Dr Thomas Smartt, who built a dam

Thomas William Smartt had such a high profile as a politician that his medical background has almost been forgotten. He was born in Trinn, County Meath, Ireland, on February 22, 1858, and he obtained his degree from Trinity College, in Dublin. He came to the Cape, was registered as a medical doctor and, in 1880, went to the little Karoo town of Britstown to start a general practice.  Smartt was a supporter of Cecil John Rhodes and in 1893, he was elected to the Legislative Assembly as member for Woodhouse. He later represented Cathcart, East London and Fort Beaufort, from 1910 to 1929, and Hopetown from 1924 to 1929. Smartt served as Colonial Secretary from 1896 to 1898. He was appointed Commissioner of Lands and Public Works in 1900 and again from 1904 to 1908.  He was a delegate at the National Convention and he served as a member of the Union House of Assembly from 1910 until May, 1929. (He died on April 17, that year.) Sir Thomas was one of the initial 121 members elected to the first Union Parliament which held its inaugural meeting on October 31, 1910. He and three other members – Leander Starr Jameson, Dr A I de Jager and Bissett Berry – had served in the Cape Parliament. In fact, Smartt served without interruption in the Cape and Union Parliaments for 35 years. Smartt became the leader of the Unionist Party in 1911 (the same year as he was knighted) and continued in this capacity until it amalgamated with the South African Party under the leadership of General Smuts in 1921. He became Minister of Agriculture in 1921 and held this position until 1924. During this time he started an agricultural syndicate at De Aar in the Karoo and one of the two dams it built was named in his honour. This syndicate planted lucerne and wheat and set up breeding and feeding programmes for sheep, karakul, goats and Clydesdale horses. It operated until 1954 when it was liquidated. The assets of this considerable enterprise were dispersed among its members. A massive flood in the Ongers River area in March, 1961, destroyed the Smartt Syndicate Irrigation Dam. A new dam was then built in 1964.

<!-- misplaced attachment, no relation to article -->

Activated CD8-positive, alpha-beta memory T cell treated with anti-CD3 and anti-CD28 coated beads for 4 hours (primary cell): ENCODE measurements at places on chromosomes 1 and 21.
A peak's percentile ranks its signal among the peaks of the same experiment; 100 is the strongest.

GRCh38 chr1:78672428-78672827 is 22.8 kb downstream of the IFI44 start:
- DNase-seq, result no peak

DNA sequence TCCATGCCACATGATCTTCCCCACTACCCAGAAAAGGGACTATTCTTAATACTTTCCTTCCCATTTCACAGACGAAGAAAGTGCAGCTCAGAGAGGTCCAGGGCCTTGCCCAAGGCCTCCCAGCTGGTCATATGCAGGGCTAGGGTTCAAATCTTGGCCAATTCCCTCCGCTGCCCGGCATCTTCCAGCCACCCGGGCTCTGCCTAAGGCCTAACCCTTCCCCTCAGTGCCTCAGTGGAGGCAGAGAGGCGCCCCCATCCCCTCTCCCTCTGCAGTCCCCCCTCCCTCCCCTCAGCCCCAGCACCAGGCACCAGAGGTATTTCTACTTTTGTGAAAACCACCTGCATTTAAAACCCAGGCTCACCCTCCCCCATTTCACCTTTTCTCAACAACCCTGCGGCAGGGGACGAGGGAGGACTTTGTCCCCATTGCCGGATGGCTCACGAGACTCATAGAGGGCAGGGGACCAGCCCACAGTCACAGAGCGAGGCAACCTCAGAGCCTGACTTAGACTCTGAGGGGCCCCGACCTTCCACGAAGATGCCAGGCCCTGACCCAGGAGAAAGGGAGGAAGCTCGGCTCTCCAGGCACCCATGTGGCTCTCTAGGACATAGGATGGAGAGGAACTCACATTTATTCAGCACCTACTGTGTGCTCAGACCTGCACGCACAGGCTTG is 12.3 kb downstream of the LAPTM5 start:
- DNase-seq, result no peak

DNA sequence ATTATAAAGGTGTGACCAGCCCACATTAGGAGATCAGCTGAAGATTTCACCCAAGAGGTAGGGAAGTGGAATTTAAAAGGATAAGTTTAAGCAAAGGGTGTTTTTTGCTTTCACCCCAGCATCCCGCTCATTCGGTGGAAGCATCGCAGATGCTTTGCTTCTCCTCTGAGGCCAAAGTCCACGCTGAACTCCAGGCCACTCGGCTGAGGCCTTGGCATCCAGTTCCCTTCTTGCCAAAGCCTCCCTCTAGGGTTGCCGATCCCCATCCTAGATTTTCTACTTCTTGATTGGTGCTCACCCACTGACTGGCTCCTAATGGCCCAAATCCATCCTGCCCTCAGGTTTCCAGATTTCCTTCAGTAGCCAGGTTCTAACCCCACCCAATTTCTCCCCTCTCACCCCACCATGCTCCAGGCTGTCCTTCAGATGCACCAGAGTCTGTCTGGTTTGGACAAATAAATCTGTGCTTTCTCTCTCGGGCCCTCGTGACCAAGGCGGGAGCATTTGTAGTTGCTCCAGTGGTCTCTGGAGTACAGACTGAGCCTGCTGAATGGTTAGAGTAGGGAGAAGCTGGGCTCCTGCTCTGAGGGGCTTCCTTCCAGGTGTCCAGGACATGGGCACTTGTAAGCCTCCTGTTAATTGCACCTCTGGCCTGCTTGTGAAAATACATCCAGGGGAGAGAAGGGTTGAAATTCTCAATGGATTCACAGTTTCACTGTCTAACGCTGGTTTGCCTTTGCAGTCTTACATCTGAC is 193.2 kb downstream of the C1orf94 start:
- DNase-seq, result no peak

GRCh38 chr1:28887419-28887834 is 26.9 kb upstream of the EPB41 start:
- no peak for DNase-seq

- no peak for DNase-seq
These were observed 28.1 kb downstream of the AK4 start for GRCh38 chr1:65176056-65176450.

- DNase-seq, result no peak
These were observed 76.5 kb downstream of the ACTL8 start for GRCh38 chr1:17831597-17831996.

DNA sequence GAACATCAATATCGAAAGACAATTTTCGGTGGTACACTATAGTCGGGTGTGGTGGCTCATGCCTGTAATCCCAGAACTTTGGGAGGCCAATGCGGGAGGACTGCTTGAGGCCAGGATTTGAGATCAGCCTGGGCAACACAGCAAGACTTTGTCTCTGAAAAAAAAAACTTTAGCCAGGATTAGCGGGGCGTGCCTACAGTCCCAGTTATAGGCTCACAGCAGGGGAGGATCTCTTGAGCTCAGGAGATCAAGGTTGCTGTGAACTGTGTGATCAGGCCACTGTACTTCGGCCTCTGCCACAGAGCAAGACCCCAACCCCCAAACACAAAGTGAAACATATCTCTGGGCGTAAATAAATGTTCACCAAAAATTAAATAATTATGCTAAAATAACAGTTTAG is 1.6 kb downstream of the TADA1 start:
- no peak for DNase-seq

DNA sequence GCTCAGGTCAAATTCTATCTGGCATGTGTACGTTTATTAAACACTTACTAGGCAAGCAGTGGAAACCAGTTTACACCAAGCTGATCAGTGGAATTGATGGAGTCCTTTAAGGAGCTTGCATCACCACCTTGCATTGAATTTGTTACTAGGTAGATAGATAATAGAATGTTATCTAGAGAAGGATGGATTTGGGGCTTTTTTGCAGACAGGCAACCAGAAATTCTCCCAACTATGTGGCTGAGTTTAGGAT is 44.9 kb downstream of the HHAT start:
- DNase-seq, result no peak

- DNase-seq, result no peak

© Rose’s Roundup, November 2010(No 202)

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